ADHD is the epitome of a double-edged sword. It’s the thing that makes him witty, charming and creative, while at the same time making him an overly sensitive foul-mouthed beast. Because I believe he is in my life to contribute to my growth and healing, clearly there is more work to do. <sigh> Until then, I can calmly report my shit show has come to its end.

2018, November

Our Sensitive Couple

In the early days of our couple, I would have compared my overall sensitivity to that of rubber. This particular material is solid, yet not obvious like stone. Thick skinned might paint a clearer picture.

My husband, on the other hand, was completely the opposite, especially in response to my communications. Growing up a quiet, suppressed child, it was only a matter of time before I broke out of that cage and practiced speaking my mind. I’ll admit the pendulum had swung too far in the opposite direction and when I met Thomas it was still in the process of swinging back down to a sensible level.

For years, I examined our fights and discovered the sequence of events leading up to the tipping of the apple cart. Thomas would do something objectionable, in my opinion, motivating me to immediately communicate my dissatisfaction. Because isn’t communication a healthy practice in relationships? Some may have labeled it nagging, but from where I stood, the intention was to prevent future repeat offenses. Looking back, I can see how it may have landed for him as being parented by his partner.

After doing the work to uncover my femininity from the rubber coating, I was able to witness my negative habitual communication patterns and practice zipping my lips. Unfortunately, Thomas continued to react as if I were delivering a debilitating verbal lashing. How could this be? I had softened in my approach and only spoke what was truly necessary in moments of disagreement. It was as if he was still stuck hearing me based on our past exchanges.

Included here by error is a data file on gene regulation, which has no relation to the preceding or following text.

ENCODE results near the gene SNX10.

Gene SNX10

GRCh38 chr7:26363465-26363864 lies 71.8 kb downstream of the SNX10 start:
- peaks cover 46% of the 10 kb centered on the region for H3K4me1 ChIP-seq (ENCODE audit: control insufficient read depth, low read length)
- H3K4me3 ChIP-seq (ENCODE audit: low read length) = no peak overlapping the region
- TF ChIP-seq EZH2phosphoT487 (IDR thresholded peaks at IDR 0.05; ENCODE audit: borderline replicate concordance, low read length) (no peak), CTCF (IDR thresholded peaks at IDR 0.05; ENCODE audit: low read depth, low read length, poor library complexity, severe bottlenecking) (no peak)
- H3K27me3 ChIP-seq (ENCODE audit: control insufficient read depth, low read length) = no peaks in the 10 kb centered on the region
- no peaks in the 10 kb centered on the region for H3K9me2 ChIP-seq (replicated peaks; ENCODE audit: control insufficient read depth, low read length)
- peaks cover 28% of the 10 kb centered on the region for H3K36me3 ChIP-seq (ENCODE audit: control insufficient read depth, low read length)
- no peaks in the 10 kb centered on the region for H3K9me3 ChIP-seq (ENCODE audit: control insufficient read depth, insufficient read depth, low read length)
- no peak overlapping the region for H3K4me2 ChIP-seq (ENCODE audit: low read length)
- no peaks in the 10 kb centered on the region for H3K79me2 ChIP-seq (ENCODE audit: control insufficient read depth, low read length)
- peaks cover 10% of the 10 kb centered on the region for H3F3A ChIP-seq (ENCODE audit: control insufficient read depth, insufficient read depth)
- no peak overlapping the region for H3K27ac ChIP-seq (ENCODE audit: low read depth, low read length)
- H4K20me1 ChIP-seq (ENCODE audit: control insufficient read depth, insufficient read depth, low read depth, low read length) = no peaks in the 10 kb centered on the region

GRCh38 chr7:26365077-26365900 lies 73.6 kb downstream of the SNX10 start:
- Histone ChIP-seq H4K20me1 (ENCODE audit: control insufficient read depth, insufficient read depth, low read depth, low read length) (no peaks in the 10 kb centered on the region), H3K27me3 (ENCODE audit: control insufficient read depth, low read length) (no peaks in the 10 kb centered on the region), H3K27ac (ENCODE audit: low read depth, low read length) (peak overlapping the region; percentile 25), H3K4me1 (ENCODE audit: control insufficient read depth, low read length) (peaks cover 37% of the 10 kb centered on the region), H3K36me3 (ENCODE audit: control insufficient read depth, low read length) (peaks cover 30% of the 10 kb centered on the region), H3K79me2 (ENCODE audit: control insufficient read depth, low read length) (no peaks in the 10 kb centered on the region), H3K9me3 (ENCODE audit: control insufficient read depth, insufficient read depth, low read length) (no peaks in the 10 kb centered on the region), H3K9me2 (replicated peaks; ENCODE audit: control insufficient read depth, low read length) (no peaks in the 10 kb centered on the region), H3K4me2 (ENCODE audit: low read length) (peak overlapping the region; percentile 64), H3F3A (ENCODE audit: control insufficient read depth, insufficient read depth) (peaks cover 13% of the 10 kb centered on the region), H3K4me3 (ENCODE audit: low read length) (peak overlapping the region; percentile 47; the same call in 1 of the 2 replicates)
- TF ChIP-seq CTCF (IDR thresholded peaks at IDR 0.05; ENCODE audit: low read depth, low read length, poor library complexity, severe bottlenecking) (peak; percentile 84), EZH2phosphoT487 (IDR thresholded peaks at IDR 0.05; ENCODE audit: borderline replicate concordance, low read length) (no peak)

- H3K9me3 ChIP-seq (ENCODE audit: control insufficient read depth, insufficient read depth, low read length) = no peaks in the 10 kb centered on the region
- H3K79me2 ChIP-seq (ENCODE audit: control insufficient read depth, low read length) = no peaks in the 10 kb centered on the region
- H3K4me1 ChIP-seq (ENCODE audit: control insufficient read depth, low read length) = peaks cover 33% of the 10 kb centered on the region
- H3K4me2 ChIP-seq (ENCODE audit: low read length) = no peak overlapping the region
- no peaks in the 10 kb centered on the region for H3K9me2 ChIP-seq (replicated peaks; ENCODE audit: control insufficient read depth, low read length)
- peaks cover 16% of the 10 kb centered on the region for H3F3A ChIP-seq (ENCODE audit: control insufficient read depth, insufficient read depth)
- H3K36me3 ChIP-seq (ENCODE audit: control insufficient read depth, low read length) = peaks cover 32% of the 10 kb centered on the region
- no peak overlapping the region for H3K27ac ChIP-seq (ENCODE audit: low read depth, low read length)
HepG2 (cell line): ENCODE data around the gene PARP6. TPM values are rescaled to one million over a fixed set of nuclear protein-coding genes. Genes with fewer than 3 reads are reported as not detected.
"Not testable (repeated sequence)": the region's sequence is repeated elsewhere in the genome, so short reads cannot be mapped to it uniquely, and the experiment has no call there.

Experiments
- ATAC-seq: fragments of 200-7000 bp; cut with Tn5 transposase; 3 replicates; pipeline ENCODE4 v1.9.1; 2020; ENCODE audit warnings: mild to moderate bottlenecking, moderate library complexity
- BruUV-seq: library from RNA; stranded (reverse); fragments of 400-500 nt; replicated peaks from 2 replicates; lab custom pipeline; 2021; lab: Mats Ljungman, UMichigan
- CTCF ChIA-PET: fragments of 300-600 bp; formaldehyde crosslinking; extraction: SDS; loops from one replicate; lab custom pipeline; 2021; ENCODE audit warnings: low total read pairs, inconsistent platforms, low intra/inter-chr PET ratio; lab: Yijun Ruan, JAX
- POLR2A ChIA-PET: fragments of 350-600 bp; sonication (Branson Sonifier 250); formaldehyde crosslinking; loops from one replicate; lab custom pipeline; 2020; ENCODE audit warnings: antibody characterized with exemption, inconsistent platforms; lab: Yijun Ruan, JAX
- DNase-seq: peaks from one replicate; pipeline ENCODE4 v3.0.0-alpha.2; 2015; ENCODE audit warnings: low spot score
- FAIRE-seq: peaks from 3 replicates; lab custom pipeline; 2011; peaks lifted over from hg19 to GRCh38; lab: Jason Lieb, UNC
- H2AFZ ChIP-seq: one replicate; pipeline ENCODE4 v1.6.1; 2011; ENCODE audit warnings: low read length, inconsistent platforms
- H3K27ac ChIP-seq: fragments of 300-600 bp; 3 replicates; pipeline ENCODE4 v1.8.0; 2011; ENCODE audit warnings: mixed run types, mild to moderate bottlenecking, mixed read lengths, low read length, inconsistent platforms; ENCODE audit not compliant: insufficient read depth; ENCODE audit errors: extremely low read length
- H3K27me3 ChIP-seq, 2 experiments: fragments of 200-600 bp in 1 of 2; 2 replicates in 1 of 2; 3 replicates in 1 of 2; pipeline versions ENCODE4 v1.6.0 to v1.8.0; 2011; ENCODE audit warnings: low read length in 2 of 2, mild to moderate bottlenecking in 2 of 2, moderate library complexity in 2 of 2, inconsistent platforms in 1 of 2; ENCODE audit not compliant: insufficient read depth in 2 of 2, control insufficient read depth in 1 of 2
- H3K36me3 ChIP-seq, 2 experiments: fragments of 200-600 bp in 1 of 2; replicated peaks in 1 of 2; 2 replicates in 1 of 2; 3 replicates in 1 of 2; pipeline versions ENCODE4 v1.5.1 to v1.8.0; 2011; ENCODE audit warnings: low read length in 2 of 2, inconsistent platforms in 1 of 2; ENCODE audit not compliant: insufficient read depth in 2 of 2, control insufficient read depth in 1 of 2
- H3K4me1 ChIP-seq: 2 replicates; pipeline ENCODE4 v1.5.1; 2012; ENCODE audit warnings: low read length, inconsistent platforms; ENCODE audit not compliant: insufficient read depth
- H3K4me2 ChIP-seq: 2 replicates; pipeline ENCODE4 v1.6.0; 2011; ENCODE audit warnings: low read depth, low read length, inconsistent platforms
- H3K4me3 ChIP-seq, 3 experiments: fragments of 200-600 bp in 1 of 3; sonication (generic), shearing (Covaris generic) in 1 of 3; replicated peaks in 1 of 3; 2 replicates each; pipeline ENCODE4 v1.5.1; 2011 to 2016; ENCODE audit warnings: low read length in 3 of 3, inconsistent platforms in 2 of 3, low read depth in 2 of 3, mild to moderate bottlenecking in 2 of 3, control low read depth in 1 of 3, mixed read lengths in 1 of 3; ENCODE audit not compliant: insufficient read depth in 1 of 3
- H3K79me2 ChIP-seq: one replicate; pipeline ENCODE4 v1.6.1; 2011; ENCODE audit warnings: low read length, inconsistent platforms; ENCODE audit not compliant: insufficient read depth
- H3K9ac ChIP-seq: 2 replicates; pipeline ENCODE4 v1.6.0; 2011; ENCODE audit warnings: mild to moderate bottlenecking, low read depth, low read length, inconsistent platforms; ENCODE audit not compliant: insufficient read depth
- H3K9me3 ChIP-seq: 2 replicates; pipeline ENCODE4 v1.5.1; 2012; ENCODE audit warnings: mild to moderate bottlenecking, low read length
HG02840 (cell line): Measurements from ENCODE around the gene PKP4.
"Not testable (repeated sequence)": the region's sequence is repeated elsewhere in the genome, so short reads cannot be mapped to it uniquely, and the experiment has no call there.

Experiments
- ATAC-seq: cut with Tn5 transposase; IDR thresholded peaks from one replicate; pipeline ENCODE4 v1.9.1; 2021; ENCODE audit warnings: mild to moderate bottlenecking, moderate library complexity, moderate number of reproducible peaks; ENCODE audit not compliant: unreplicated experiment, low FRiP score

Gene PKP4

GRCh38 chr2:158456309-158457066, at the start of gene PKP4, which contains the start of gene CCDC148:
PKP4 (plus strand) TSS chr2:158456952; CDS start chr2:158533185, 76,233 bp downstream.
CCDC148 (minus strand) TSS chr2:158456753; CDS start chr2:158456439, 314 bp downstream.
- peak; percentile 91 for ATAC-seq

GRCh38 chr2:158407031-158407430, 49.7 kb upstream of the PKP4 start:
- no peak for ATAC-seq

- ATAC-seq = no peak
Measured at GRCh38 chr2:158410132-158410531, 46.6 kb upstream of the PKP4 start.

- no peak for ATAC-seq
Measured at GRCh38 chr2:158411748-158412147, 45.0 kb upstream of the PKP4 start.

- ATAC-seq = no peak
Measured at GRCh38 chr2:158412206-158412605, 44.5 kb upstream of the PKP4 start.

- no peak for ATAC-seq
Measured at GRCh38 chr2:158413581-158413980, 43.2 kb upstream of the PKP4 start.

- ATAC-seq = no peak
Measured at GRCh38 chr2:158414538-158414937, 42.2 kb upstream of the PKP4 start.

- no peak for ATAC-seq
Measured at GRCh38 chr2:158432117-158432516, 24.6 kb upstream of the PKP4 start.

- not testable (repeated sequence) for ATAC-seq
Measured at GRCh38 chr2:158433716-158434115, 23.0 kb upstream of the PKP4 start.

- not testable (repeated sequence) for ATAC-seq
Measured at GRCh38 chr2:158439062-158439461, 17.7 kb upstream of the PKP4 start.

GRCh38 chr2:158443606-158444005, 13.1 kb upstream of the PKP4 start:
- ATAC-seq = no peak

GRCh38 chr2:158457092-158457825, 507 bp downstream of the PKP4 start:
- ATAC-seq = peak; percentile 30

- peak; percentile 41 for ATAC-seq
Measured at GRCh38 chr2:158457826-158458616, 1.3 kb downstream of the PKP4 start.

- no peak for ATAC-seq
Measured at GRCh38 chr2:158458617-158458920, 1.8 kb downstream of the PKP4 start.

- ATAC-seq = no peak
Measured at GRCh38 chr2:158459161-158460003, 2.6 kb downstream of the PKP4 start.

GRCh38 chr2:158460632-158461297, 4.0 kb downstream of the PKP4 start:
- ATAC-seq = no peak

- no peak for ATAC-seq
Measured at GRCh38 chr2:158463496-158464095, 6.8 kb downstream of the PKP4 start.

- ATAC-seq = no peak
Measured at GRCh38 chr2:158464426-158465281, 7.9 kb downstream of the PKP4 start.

The educated female coach that I am tried to explain this phenomenon to him and it only resulted in him feeling blamed. In my defense, my desire was to eliminate his over-the-top reactions anytime I expressed even a minor moment of dissatisfaction to him. Surely, if he was aware of the intensity, he could practice toning down his expressions. At some point, I started to call them emotional shit shows. Even when I was at my calmest and committed to having a rational discussion, he would go off the deep end. Widened eyes, increased energy, misplaced defensiveness … that all lead to yelling. No amount of research helped me figure this one out and I could not believe my man was bi-polar.

It wasn’t until early this year, after discovering the work of William Dodson, M.D., when I caught the break I was looking for. He introduced rejection sensitive dysphoria to the ADHD community. RSD is “an extreme emotional sensitivity and emotional pain triggered by the perception – not necessarily the reality – that a person has been rejected, teased, or criticized by important people in their life. RSD may also be triggered by a sense of failure, or falling short – failing to meet either their own high standards or others’ expectations.” Bingo! (Here is Dr. Dodson’s article about it in ADDitude Magazine.)

With this new information to explain his behavior, I have space to witness my own level of intense reaction to his activation. What’s that about? The inquiry is still in motion with a few theories about where the healing can happen within me. Oftentimes, with ADHD, the solution to the “problem” is medication. My intention with this particular speed bump is to be such that I can gracefully dance with his RSD when it arises, as well as be adept with the triggers.

Stay tuned as I report on our progress!